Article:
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Publisher's Summary

In which, without really intending to, Otto Prohaska becomes official war hero no. 27 of the Habsburg empire.
"A retro techno-adventure story that falls somewhere between Tom Clancy and Patrick O'Brian... top notch military fiction with a literary flair." (Publishers Weekly)
In the spring of 1915, a young Austro-Czech naval lieutenant Ottokar Prohaska finds himself posted to the minuscule Imperial and Royal Austro-Hungarian Submarine Service in the Adriatic port of Pola. In some trepidation at first, because he has no experience whatever of submarines, his fears are soon set at rest when he discovers that nobody else has either: least of all his superiors. There follow three and a half years of desperate World War One adventures fighting for the House of Habsburg aboard primitive, ill-equipped vessels, contending not just with exploding lavatories and the transport of Libyan racing camels but with a crew drawn from a dozen different nationalities-and a decaying imperial bureaucracy which often seems to be even more of an enemy than the British, the French, the Italians and the sea itself.
After surmounting all this to become - accidentally - Austria Hungary's leading U-boat commander and a holder of its highest military decoration, the closing months of 1918 see him and his crew returning aboard a damaged boat from the shores of Palestine, only to find that the homeland they have fought for so doggedly over the previous four years is now in the final stages of collapse, and that they themselves are effectively stateless persons; sailors without a navy returning to a country which no longer has a coastline.
"Fresh, vivid, and without peer in the current market." (Booklist)
"Stark realism and finely crafted humor.... Biggins's use of narration, his thorough knowledge of the Adriatic, and good technical detail make this... compelling reading." (Library Journal)
©1991 John Biggins (P)2017 McBooks Press, Inc.
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Customer Reviews

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By Ann Scott Jobe on 09-12-17

Well narrated/good story

This is an entertaining book and the British narrator enhances the telling with the accent - giving it a European sound.

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By Masonic Kindler on 08-17-17

CNO Reading List -- GREAT Choice

Quite different than what I had expected but well worth the investment of time. Naval history from a period and place rarely covered. A few choice leadership lessons along the way. Senior sailors should listen to this book. I am glad I didn't try to read it just based on the huge number of foreign terms.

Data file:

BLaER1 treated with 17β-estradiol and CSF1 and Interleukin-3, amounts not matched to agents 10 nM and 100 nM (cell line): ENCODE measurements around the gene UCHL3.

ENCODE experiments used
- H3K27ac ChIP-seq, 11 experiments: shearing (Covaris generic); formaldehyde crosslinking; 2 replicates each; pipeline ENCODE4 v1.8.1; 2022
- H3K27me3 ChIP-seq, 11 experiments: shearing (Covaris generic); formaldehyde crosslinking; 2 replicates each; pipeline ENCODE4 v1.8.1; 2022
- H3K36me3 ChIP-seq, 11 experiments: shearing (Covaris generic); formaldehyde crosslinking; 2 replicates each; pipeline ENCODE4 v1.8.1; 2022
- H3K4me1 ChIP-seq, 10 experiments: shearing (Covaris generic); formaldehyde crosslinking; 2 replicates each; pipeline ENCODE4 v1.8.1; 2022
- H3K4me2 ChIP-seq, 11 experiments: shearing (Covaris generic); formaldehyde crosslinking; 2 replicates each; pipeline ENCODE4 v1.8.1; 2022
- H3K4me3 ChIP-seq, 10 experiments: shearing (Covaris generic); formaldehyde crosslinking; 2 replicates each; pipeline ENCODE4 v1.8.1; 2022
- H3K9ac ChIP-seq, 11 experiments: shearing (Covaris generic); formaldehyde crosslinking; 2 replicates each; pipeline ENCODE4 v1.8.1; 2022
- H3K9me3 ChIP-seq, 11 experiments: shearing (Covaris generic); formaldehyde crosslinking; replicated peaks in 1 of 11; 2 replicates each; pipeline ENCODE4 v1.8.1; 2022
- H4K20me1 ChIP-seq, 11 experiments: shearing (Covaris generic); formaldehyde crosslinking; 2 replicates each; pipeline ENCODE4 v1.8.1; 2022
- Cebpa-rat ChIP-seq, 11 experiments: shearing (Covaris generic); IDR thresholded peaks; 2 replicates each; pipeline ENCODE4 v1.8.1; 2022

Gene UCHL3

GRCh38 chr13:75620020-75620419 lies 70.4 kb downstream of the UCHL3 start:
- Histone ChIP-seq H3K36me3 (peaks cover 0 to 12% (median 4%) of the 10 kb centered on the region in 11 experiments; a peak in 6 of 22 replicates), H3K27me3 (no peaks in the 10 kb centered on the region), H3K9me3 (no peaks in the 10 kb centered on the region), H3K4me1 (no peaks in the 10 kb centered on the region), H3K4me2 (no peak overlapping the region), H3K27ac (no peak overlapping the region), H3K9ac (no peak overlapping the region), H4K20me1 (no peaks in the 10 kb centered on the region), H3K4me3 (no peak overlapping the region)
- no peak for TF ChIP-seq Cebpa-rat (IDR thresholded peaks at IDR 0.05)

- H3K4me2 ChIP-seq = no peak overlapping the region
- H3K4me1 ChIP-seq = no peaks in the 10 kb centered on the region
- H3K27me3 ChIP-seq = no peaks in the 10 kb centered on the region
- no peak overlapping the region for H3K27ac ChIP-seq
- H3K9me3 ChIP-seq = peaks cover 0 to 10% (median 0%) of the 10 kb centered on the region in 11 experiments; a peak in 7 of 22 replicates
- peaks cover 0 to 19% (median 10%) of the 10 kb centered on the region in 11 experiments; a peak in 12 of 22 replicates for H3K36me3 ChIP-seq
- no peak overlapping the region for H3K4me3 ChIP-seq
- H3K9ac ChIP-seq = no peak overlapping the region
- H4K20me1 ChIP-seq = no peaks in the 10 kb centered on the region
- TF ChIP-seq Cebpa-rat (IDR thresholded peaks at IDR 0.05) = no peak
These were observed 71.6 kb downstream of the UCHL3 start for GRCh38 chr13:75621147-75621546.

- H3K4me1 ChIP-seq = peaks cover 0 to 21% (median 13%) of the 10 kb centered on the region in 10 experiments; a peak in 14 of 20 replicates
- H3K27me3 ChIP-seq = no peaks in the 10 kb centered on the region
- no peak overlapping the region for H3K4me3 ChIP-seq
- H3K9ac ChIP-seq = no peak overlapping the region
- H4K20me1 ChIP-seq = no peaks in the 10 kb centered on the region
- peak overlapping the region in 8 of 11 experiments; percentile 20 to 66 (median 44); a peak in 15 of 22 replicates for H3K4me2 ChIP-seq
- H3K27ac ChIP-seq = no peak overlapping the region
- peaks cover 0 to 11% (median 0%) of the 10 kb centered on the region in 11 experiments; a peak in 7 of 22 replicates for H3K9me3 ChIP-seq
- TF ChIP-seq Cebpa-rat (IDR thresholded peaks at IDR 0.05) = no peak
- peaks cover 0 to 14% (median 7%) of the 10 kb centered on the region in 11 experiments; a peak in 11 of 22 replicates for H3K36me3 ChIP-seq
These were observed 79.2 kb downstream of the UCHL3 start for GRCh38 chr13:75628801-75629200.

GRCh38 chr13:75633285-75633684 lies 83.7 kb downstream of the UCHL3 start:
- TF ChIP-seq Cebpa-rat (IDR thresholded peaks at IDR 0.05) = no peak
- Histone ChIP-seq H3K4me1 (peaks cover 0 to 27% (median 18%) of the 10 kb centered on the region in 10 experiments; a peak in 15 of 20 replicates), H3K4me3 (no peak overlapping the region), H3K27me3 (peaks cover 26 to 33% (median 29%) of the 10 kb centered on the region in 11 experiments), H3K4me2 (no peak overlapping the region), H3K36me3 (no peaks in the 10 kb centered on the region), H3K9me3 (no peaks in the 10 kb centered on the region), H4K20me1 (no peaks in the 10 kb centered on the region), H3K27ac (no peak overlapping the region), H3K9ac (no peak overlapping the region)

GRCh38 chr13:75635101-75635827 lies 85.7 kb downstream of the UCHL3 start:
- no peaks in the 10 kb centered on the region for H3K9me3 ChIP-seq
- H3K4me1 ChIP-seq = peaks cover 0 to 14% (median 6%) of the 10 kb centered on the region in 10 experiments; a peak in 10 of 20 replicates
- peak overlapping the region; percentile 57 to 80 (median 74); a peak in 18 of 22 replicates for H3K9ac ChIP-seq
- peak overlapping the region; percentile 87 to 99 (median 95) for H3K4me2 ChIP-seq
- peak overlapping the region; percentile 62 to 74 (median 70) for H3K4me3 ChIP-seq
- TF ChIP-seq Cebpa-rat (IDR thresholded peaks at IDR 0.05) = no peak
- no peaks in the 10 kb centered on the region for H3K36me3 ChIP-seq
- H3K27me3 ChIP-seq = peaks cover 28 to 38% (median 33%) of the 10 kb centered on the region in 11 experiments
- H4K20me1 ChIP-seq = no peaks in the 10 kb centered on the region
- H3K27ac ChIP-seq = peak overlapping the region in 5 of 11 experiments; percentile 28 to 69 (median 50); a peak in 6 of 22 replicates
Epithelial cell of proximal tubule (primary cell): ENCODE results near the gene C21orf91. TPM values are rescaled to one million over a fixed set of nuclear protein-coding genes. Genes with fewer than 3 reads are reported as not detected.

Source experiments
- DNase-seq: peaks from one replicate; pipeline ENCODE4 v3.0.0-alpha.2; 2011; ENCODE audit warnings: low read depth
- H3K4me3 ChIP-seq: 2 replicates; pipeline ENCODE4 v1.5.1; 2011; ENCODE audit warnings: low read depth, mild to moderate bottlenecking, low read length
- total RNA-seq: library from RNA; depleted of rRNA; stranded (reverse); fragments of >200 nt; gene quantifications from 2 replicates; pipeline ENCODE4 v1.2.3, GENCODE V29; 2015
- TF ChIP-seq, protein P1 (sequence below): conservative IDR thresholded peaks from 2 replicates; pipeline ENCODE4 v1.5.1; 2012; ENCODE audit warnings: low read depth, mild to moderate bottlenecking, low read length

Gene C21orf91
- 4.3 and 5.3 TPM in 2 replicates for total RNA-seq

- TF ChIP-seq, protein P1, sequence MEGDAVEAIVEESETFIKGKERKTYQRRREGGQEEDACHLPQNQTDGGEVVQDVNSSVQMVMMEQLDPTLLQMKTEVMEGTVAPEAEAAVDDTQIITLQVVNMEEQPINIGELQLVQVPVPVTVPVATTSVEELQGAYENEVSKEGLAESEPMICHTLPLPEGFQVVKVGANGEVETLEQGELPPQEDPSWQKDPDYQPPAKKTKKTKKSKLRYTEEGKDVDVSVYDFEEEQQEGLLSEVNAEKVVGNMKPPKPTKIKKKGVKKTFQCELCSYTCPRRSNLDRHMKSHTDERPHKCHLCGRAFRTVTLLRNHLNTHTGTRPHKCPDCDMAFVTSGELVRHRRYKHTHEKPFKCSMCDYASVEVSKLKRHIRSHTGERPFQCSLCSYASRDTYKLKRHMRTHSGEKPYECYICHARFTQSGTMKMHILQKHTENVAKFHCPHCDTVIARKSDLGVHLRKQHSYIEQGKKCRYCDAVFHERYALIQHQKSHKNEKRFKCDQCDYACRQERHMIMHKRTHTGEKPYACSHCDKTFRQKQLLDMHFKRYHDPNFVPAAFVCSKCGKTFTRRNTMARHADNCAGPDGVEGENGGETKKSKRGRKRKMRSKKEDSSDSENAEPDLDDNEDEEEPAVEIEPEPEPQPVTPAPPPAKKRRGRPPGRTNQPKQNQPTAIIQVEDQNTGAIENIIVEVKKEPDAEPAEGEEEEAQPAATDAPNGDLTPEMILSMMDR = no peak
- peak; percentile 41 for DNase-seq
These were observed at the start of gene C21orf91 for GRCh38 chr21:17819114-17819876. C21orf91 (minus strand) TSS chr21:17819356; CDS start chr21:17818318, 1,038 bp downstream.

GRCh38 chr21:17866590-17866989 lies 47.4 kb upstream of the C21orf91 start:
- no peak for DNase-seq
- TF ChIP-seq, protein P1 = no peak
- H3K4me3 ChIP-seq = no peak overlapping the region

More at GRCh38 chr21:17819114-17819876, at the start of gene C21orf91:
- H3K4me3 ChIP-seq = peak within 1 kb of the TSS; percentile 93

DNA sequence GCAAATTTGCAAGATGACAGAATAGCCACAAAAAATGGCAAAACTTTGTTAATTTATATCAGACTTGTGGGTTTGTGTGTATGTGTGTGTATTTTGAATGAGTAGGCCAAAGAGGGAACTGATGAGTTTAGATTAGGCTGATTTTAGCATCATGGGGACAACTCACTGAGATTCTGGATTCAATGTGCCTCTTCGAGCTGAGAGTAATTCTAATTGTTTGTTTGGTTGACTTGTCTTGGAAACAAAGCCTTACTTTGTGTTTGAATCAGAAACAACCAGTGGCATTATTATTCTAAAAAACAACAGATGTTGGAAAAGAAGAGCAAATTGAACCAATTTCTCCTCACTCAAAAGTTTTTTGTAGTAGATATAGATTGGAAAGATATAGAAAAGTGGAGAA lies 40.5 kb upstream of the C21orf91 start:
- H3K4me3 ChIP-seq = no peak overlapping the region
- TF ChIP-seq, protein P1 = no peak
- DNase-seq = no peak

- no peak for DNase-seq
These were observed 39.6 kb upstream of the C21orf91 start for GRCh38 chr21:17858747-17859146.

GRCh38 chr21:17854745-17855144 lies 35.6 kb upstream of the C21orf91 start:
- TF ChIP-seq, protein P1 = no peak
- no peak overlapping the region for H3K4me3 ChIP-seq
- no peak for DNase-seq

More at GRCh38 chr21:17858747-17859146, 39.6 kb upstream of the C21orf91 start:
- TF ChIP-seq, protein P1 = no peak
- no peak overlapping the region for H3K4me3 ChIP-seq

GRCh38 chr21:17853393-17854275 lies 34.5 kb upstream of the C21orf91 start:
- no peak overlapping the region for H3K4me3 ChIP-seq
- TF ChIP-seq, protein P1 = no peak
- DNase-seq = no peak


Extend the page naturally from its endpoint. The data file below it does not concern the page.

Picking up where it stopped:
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Customer Reviews

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By The Village Green on 08-29-17

Ripping yarns

A fantastic historical novel that deftly weaves reminisces of life aboard Austro-Hungarian U-boats, fighting for a sclerotic Empire in a forgotten theatre of war. There are both comedic moments, elements of pathos and bags of action-packed adventure. At points it can feel a bit disjointed as the life story cuts backwards and forwards a bit (the chronology being completed by the other Prohaska novels). Finally, the narrator is clear and concise, although his foreign accents can lean just a smidge towards the 'Allo 'Allo kind.

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1 of 1 people found this review helpful

By Iain S. Palin on 09-14-17

An engrossing historical / war at sea novel

What did you like most about A Sailor of Austria?

It is so good to see this first of the all-too-short series of Otto Prohaska novels available in audio, and I hope the others follow. They are well researched, engrossing, historical novels largely set in WW1 but a part not usually covered in fiction, the Imperial and Royal Austro-Hungarian navy. The series chronicle the short naval career of Otto Prohaska, a character who comes over rather as a good Harry Flashman. The detail, the atmosphere, the penetrating personal observations, the sheer high-quality storytelling of Flashman are all therbut Prohaska is a brave and honourable, if also realistic and rather sardonic, man. For a historical novel, a war novel, a sea saga, all with a difference, start the Prohaska series here and enter into a different, recent, but totally vanished world.

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